That said, the company laid out a road map for getting there.
One area of increased investment for SAP will be around its partner network—an area it was not known to favor in the past.
To date, SAP has certified 1,000 partners, 60,000 developers and 500 channel partners on NetWeaver. It plans to increase spending in 2006 and beyond.
On the technical front, in 2006 SAP plans to introduce one central repository where enterprise services are contained.
Kagermann said this strategy is particularly important in that the repository represents a new level of abstraction in which companies will be attached and will decide how to configure software.
It also plans to release the fist iterations of products announced last year, including Mendocino, the joint development project with Microsoft that will link SAP process functionality to Microsoft Office applications.
The company will also release SAP xApps for analytics and SAP for Personal Productivity.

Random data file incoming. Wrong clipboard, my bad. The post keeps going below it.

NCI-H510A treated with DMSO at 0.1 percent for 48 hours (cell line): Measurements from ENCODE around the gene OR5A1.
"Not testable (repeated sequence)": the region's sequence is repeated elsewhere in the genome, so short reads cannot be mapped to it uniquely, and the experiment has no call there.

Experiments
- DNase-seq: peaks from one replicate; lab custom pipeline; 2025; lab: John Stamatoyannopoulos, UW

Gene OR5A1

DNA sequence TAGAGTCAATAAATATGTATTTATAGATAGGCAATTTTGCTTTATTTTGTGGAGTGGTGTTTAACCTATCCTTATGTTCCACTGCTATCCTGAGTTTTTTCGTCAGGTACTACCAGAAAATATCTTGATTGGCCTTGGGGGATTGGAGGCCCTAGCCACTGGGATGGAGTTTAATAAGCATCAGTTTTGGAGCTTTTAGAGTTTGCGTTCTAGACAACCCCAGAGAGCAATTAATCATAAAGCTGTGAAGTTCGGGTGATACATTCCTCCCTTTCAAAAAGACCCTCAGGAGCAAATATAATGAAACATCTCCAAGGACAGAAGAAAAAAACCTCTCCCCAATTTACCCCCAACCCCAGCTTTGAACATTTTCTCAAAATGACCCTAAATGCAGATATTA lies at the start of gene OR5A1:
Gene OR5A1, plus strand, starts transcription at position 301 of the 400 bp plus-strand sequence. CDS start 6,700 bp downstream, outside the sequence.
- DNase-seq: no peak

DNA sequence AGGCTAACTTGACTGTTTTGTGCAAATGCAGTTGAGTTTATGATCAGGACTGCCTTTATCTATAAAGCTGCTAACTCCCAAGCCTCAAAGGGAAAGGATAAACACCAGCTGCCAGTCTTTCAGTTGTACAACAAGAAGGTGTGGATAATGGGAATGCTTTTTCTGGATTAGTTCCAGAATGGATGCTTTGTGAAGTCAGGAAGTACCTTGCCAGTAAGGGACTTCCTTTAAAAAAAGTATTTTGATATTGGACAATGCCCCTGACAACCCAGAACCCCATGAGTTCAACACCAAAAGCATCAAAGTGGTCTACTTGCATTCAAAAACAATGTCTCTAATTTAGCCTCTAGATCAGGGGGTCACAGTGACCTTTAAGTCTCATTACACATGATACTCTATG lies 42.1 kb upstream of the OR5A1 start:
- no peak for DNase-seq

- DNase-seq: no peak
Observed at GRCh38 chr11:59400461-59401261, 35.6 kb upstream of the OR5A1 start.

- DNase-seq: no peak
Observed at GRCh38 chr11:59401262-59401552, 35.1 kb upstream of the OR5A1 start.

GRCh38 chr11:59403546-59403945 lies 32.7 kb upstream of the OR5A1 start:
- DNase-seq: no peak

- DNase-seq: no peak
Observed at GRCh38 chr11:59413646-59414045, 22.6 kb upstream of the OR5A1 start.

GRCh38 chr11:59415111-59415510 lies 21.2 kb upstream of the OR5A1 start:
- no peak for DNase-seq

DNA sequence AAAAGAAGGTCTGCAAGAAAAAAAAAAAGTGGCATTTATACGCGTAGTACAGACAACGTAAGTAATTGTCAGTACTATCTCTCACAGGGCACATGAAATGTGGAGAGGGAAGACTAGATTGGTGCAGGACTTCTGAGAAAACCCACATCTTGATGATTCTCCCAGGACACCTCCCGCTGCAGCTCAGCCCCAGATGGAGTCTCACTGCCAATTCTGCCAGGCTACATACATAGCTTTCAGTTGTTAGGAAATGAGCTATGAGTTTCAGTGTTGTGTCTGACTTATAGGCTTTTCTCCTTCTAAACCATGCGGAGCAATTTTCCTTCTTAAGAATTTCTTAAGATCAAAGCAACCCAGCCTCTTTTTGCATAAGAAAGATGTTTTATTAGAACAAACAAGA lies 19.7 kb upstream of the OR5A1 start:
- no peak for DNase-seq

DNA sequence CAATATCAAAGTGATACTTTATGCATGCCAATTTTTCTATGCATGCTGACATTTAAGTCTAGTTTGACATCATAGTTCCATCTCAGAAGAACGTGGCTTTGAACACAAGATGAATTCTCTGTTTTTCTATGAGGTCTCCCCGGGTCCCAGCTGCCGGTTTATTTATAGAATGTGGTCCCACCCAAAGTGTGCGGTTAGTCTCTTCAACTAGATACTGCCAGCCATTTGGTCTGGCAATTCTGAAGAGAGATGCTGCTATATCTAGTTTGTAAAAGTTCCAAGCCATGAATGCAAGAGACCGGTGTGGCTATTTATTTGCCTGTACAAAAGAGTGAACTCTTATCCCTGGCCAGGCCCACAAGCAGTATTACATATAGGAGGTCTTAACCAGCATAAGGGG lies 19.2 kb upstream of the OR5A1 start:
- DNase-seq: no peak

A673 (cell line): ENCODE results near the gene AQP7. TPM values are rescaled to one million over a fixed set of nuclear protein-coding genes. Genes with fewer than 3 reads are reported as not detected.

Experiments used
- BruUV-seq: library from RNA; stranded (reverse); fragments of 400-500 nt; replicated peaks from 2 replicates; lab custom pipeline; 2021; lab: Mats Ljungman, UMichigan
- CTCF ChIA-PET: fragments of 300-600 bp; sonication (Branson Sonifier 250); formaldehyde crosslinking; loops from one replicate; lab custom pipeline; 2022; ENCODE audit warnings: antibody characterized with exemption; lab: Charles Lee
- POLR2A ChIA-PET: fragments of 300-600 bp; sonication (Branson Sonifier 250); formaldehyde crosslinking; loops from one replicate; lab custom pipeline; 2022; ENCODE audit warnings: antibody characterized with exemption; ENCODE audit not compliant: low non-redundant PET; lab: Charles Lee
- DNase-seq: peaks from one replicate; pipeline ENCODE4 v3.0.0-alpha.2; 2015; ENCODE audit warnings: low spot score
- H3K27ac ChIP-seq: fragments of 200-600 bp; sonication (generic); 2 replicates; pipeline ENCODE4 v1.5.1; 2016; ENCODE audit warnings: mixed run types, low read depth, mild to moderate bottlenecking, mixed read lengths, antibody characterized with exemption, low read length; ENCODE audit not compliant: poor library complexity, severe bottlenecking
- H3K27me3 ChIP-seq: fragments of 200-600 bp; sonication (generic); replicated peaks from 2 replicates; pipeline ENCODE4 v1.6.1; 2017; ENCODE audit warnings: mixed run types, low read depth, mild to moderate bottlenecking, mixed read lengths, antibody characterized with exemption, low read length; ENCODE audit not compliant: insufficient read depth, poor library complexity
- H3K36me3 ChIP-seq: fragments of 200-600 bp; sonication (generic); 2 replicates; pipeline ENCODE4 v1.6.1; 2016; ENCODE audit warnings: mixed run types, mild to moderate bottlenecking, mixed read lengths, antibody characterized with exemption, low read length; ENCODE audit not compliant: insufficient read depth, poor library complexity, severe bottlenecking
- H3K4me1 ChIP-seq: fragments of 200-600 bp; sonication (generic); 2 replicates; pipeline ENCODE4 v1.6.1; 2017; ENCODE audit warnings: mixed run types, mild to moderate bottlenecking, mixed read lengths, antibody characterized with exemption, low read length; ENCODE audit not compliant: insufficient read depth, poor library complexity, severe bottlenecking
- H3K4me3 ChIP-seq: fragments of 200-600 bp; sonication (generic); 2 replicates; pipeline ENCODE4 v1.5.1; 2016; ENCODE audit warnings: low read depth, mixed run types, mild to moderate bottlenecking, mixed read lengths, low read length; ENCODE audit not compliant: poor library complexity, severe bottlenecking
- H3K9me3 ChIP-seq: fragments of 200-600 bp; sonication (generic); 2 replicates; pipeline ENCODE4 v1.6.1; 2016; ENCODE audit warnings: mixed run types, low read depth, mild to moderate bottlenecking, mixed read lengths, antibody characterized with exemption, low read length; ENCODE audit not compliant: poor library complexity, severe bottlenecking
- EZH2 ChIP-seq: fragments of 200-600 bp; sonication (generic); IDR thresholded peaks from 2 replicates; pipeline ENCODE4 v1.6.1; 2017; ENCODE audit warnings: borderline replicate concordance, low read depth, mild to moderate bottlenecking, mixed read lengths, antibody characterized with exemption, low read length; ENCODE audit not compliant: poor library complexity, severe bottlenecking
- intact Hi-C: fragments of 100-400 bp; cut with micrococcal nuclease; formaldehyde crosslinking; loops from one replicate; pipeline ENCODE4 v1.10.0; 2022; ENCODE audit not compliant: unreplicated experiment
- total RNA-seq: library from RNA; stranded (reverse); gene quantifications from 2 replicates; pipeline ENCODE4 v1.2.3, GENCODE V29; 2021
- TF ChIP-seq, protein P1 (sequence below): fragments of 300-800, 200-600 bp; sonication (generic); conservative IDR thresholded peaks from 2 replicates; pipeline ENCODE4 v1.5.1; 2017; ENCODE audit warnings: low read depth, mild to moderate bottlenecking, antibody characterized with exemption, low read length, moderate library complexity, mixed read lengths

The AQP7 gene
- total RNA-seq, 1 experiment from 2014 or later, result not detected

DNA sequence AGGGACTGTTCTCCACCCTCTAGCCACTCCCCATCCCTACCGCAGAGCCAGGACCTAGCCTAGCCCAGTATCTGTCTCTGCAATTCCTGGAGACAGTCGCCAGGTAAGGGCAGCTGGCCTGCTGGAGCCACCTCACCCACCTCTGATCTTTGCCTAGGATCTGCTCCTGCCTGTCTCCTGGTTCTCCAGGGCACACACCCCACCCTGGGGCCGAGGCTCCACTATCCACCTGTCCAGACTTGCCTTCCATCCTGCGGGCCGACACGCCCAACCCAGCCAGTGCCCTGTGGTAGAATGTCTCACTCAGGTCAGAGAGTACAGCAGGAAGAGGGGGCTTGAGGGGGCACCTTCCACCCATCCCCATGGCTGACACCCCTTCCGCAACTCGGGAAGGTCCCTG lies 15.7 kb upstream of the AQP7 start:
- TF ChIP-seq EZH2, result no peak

And sometime next month, after months at hinting at a product strategy, SAP will announce its plans for an on-demand CRM (customer relationship management) offering.
Beyond this year, SAP is looking at some rather nebulous strategies to move ahead.
It will focus on providing more capabilities for the business user—expected to be 50 percent of total revenues by 2010—and to continue expansion through organic growth.
The company plans to invest in talent (it fell short of its 3,000 new hire mark for 2005 by 1,000), in products, and in co-innovation with partners.
Kagermann said additional acquisitions are not out of the question, but will be along the lines of those the company made in the retail sector last year—in other words, no major buys.
"Our product strategy has been very transparent for a couple of years, and for the next couple of years well continue that strategy," Kagermann said.
"We think the roadmap will give us a lead over competitors for many years. Our guidance matches our long-term strategy."
But there are still other factors to consider in weighing SAPs future success.
This year is a decisive one for the company, with the first wave of products on the market that supports the companys ambitions for 2010.
"If there are any risks, I see them in execution," said Kagermann. "This is a long-term horizon. I hope we dont stumble, but we dont intend to stumble."
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